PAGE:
Although unique solvability of the variational problem (17) already implies a related stability condition for the bilinear form , we will present an alternative proof for this stability condition in order to be able to derive related results for the Galerkin discretization of (17).

###### Lemma 1.

The bilinear form (18) satisfies the stability condition

 116ϱ[∥u∥2X+∥p∥2Y]1/2≤sup0≠(v,q)∈Y×XB(u,p;v,q)[∥v∥2Y+∥q∥2X]1/2 (20)

for all , when assuming .

###### Proof.

For , let be the unique solution of the variational problem (4). For and arbitrary , we have . Choosing , we obtain

 B(u,p;v,q) = 1ϱa(p,u+wu+αp)+b(u,u+wu+αp)−b(αu,p)+c(u,αu) ≥ αϱ∥p∥2Y+1ϱa(p,u+wu)+b(u,u+wu).

Following the proof of [27, Theorem 2.1], we use

 b(u,u+wu) = ∫Q[∂tu(u+wu)+∇xu⋅∇x(u+wu)]dxdt =12∥u(T)∥2L2(Ω)+∫Q∇xwu⋅∇xwudxdt+∥u∥2Y+∫Q∇xu⋅∇xwudxdt ≥∥wu∥2Y+∥u∥2Y−∥u∥2Y∥wu∥2Y ≥12[∥wu∥2Y+∥u∥2Y]=12∥u∥2X.

Moreover, for , we have

 a(p,u+wu) = ∫Q∇xp⋅∇x(u+wu)dxdt≥−∥p∥Y∥u+wu∥Y ≥ −12γ∥p∥2Y−12γ∥u+wu∥2Y ≥ −12γ∥p∥2Y−γ(∥u∥2Y+∥wu∥2Y)=−12γ∥p∥2Y−γ∥u∥2X.

Choosing and , we get

 B(u,p;v,q) ≥ 1ϱ(α−12γ)∥p∥2Y+(12−γϱ)∥u∥2X = 14[∥u∥2X+∥p∥2Y].

On the other hand, we have

 ∥q∥2X+∥v∥2Y = α2∥u∥2X+∥u+wu+αp∥2Y ≤ α2∥u∥2X+(∥u∥Y+∥wu∥Y+α∥p∥Y)2 ≤ α2∥u∥2X+(2+α2)(∥u∥2Y+∥wu∥2Y+∥p∥2Y) ≤ 2(1+α2)[∥u∥2X+∥p∥2Y] = 2(2+116ϱ2+4ϱ2)[∥u∥2X+∥p∥2Y] ≤ (4+18+8)1ϱ2[∥u∥2X+∥p∥2Y]≤16ϱ2[∥u∥2X+∥p∥2Y],

provided that . Therefore,

follows. This concludes the proof. ∎

## 4 Discretization

As before, let and be some conforming space-time finite element spaces satisfying . Again, we choose , but now we use . By construction, we have .

Instead of (10), we now consider the variational formulation to find such that

 ∫Q∇xwh⋅∇xvhdxdt=∫Q∂tuvhdxdt,∀vh∈Yh, (21)

to define the discrete norm

 ∥u∥X0,h:=[∥wu,h∥2Y+∥u∥2Y]1/2.

The space-time finite element discretization of the variational formulation (17) is to find such that

 B(uh,ph;vh,qh)=⟨ud,qh⟩L2(Q),∀(vh,qh)∈Yh×X0,h. (22)

As in the continuous case, see Theorem 1, and following [27, Section 3], we can confirm a discrete inf-sup condition for the bilinear form .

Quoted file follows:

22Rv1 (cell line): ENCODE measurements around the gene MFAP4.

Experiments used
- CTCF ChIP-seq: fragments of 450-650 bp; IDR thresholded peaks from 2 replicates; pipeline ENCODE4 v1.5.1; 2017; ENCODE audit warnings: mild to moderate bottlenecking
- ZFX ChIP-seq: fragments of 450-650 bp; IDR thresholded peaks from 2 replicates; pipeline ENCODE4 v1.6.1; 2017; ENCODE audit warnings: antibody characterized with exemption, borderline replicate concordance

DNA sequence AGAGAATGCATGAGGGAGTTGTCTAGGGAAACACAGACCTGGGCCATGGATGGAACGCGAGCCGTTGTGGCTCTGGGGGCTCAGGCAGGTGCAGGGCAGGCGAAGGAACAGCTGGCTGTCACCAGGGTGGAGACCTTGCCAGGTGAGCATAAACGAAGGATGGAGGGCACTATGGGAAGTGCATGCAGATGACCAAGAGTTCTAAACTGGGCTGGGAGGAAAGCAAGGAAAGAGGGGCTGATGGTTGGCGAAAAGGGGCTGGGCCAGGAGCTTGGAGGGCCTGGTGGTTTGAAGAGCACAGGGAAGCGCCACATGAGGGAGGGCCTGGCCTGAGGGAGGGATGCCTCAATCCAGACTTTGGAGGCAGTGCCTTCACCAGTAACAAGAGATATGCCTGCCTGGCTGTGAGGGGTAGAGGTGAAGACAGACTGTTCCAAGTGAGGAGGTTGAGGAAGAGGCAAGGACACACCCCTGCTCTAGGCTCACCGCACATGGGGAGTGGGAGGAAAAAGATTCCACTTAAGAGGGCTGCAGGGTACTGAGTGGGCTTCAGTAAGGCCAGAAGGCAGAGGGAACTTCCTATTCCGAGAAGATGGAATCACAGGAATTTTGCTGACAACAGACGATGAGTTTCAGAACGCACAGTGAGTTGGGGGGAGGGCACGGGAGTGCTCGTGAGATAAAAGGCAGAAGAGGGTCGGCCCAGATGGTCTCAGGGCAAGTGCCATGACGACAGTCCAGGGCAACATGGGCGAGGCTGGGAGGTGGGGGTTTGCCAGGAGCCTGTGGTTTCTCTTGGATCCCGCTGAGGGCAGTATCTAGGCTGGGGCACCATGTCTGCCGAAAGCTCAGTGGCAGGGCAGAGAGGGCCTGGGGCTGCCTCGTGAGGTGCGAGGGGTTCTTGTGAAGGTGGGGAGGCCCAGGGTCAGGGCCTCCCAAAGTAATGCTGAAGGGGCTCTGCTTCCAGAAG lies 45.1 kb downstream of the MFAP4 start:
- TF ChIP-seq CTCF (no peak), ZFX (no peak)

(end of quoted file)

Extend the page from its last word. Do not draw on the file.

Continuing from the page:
###### Lemma 2.

The bilinear form (18) satisfies the discrete stability condition

 116ϱ[∥uh∥2X0,h+∥ph∥2Y]1/2≤sup0≠(vh,qh)∈Yh×X0,hB(uh,ph;vh,qh)[∥vh∥2Y+∥qh∥2X0,h]1/2 (23)

for all , when assuming and .

###### Proof.

Since the proof follows the lines of the proof of Theorem 1, we only sketch the most important steps.

For , let be the unique finite element solution of the variational problem (21). For , and due to , we then have , . Moreover, set .

As in the proof of Theorem 1, we now conclude

 B(uh,ph;vh,qh)≥14[∥ph∥2Y+∥wuh,h∥2Y+∥uh∥2Y]=14[∥uh∥2X0,h+∥ph∥2Y].

On the other hand, and as in the proof of Theorem 1, we have

 ∥qh∥2X0,h+∥vh∥2Y = α2∥uh∥2X0,h+∥uh+wuh,h+αph∥2Y ≤ 16ϱ2[∥uh∥2X0,h+∥ph∥2Y].

Now the assertion follows as in the continuous case. ∎

The discrete inf-sup condition (23) implies unique solvability of the space-time finite element scheme (22). By combining (22) with (17) and by using the inclusions and , we also conclude the Galerkin orthogonality

 B(u−uh,p−ph;vh,qh)=0,∀(vh,qh)∈Yh×X0,h. (24)
###### Theorem 2.

Let and be the unique solutions of the variational problems (17) and (22), respectively, where and . Furthermore, assume that . Then there holds the discretization error estimate

 ϱ[∥u−uh∥2X0,h+∥p−ph∥2Y]1/2≤ch[1ϱ∥p∥H2(Q)+∥u∥H2(Q)].
###### Proof.

For arbitrary , the discrete inf-sup condition (23) and the Galerkin orthogonality (24) immediately yield the estimates

 116ϱ[∥uh−zh∥2X0,h+∥ph−rh∥2Y]1/2 ≤sup0≠(vh,qh)∈Yh×X0,hB(uh−zh,ph−rh;vh,qh)[∥vh∥2Y+∥qh∥2X0,h]1/2 =sup0≠(vh,qh)∈Yh×X0,hB(u−zh,p−rh;vh,qh)[∥vh∥2Y+∥qh∥2X0,h]1/2.

Now we consider

 B(u−zh,p−rh;vh,qh)[∥vh∥2Y+∥qh∥2X0,h]1/2 =1ϱa(p−rh,vh)+b(u−zh,vh)−b(qh,p−rh)+c(u−zh,qh)[∥vh∥2Y+∥qh∥2X0,h]1/2 ≤1ϱa(p−rh,vh)+b(u−zh,vh)∥vh∥Y−b(qh,p−rh)[∥vh∥2Y+∥qh∥2X0,h]1/2+c(u−zh,qh)∥qh∥X0,h ≤1ϱ∥p−rh∥Y+√2∥u−zh∥X0+c∥u−zh∥L2(Q)−b(qh,p−rh)[∥vh∥2Y+∥qh∥2X0,h]1/2.

Integrating by parts in time and using in , we obtain

 b(qh,p−rh) = ∫Q[∂tqh(p−rh)+∇xqh⋅∇x(p−rh)]dxdt =∫Ωqh(T)(p(T)−rh(T))dx+∫Q[−qh∂t(p−rh)+∇xqh⋅∇x(p−rh)]dxdt ≤∥qh(T)∥L2(Ω)∥p(T)−rh(T)∥L2(Ω)+√2∥qh∥Y[∥∂t(p−rh)∥Y∗+∥p−rh∥Y].

Therefore, the inequalities

 b(qh,p−rh)[∥vh∥2Y+∥qh∥2X0,h]1/2 ≤ b(qh,p−rh)∥qh∥Y ≤∥qh(T)∥L2(Ω)∥qh∥Y∥p(T)−rh(T)∥L2(Ω)+√2[∥∂t(p−rh)∥Y∗+∥p−rh∥Y]

follow. Let with or be a shape regular simplicial finite element with mesh size . For a piecewise linear finite element function, we then have the equivalence

 ∫τμℓ[vh(x)]2dx≃hμℓμ+1∑k=1v2ℓk,

where the are the local nodal values of . Hence, we can write

 ∥qh(T)∥2L2(Ω)=∑τnℓ∈ΣT∥qh(T)∥2L2(τnℓ)≃∑τnℓ∈ΣThnℓn+1∑k=1v2ℓk

as well as

 ∥qh∥2L2(Q)=∑τn+1ℓ∈Q∥vh∥2L2(τn+1ℓ)≃∑τn+1ℓ∈Qhn+1ℓn+2∑k=1v2ℓk.

Thus, we conclude

 ∥qh(T)∥2L2(Ω)≤ch−1T∥qh∥2L2(Q),

where is the globally quasi-uniform mesh size of all space-time finite elements sharing . Since we have on , we finally obtain

 ∥qh(T)∥L2(Ω)